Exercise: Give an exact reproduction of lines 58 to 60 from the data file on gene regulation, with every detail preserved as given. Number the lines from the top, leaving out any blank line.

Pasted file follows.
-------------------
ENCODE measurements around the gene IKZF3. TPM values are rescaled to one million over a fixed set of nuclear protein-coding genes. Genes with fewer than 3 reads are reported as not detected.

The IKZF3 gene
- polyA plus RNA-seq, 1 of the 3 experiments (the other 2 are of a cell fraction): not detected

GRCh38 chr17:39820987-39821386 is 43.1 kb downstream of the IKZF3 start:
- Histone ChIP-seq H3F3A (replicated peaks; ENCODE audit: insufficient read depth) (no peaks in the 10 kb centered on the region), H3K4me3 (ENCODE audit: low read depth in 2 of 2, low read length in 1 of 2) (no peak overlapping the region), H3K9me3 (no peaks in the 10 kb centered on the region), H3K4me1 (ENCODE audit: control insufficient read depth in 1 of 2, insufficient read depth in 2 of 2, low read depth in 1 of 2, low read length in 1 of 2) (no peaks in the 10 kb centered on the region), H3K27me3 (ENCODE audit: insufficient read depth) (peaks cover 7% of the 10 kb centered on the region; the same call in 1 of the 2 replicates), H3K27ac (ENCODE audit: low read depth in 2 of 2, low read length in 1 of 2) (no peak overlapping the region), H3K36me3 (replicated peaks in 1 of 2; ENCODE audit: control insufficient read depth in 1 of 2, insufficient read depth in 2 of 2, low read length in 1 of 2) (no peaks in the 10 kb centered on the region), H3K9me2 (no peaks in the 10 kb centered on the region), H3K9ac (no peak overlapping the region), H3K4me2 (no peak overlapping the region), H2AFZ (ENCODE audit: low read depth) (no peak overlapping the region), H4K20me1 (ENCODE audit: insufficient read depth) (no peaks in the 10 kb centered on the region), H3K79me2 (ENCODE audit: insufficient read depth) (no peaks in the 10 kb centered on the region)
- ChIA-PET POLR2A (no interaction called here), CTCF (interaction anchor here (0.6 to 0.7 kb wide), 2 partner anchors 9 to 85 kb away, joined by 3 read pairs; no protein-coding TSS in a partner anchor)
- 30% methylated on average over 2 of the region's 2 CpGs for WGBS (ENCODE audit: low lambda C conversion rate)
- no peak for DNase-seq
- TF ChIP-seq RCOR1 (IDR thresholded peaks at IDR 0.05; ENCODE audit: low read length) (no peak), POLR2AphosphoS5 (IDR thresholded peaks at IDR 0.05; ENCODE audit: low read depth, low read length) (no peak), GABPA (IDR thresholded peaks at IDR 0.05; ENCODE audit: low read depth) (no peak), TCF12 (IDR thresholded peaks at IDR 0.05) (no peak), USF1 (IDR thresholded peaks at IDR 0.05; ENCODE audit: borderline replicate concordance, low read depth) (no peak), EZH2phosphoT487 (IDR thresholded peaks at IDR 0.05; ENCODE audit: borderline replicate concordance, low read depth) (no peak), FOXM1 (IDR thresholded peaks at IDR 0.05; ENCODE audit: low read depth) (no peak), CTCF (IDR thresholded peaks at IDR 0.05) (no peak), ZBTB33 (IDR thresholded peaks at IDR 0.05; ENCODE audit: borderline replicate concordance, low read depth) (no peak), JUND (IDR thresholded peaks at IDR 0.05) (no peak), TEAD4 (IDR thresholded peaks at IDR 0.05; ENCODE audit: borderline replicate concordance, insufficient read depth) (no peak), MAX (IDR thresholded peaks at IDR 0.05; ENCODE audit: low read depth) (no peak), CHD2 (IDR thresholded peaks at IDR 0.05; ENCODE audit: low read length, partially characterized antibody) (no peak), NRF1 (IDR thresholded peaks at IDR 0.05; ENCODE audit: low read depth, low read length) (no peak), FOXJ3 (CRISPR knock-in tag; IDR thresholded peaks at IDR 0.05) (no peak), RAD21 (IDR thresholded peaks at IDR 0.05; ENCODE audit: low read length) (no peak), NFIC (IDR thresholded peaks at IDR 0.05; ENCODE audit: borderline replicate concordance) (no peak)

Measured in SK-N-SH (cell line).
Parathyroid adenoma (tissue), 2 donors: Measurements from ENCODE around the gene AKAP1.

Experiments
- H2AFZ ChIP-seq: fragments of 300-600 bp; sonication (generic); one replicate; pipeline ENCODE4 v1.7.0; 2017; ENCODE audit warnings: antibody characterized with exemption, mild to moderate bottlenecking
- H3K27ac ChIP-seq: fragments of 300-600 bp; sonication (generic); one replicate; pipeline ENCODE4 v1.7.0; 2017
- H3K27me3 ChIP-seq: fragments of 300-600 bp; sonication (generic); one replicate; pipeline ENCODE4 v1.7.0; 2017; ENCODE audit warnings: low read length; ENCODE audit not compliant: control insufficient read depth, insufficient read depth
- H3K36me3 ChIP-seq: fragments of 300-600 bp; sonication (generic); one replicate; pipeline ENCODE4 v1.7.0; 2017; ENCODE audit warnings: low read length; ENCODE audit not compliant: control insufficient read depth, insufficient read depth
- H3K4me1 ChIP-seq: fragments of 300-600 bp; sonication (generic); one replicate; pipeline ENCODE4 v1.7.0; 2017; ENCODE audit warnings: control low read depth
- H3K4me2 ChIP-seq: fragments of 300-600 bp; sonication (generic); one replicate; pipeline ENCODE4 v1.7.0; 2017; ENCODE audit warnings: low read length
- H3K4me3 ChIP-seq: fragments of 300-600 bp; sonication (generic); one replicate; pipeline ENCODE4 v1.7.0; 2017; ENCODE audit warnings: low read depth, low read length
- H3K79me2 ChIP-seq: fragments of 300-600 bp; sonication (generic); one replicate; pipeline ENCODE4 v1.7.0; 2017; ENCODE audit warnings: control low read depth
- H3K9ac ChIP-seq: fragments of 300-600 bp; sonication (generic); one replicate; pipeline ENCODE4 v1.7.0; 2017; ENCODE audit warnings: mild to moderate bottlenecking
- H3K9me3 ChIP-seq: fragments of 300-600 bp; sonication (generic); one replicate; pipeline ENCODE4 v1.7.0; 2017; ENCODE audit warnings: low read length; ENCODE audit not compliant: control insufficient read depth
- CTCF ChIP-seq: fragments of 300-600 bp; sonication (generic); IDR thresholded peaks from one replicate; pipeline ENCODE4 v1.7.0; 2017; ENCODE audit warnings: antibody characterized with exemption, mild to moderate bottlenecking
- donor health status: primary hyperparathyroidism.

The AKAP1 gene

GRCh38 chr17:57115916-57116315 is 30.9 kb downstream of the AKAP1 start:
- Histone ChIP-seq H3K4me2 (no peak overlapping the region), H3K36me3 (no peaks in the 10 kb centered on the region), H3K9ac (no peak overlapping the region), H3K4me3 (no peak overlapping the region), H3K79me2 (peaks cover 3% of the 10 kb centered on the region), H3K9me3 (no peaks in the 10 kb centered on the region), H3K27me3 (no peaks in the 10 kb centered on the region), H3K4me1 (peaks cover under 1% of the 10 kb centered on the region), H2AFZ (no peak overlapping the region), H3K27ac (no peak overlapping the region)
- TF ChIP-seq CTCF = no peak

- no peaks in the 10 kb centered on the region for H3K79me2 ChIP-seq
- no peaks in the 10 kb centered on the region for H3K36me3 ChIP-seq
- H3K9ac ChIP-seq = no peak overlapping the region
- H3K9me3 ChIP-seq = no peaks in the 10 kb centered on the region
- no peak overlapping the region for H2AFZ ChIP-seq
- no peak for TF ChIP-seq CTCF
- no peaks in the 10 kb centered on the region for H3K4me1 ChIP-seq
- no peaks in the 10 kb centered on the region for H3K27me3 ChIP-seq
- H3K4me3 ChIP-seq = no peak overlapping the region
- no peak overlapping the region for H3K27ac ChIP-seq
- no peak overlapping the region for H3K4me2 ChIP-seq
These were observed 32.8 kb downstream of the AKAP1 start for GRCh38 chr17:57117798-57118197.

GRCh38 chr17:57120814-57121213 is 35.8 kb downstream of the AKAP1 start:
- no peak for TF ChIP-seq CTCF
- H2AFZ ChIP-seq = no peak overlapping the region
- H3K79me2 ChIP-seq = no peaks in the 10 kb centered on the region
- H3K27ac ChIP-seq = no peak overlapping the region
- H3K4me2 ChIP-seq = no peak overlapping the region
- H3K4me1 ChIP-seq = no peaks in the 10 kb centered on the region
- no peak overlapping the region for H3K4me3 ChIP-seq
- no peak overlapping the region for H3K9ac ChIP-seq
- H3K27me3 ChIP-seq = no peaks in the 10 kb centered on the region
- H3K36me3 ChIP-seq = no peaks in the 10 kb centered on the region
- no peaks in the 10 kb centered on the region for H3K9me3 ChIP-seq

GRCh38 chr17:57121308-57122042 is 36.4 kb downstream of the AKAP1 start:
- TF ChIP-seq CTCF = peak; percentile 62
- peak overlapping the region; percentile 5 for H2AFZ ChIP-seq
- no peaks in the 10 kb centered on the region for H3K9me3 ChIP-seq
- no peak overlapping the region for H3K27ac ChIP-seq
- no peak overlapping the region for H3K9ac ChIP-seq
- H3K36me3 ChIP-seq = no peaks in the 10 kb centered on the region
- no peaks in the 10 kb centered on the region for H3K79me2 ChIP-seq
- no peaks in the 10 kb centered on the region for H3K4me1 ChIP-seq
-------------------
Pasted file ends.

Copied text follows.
- no peak overlapping the region for H3K9ac ChIP-seq
- H3K36me3 ChIP-seq = no peaks in the 10 kb centered on the region
- no peaks in the 10 kb centered on the region for H3K79me2 ChIP-seq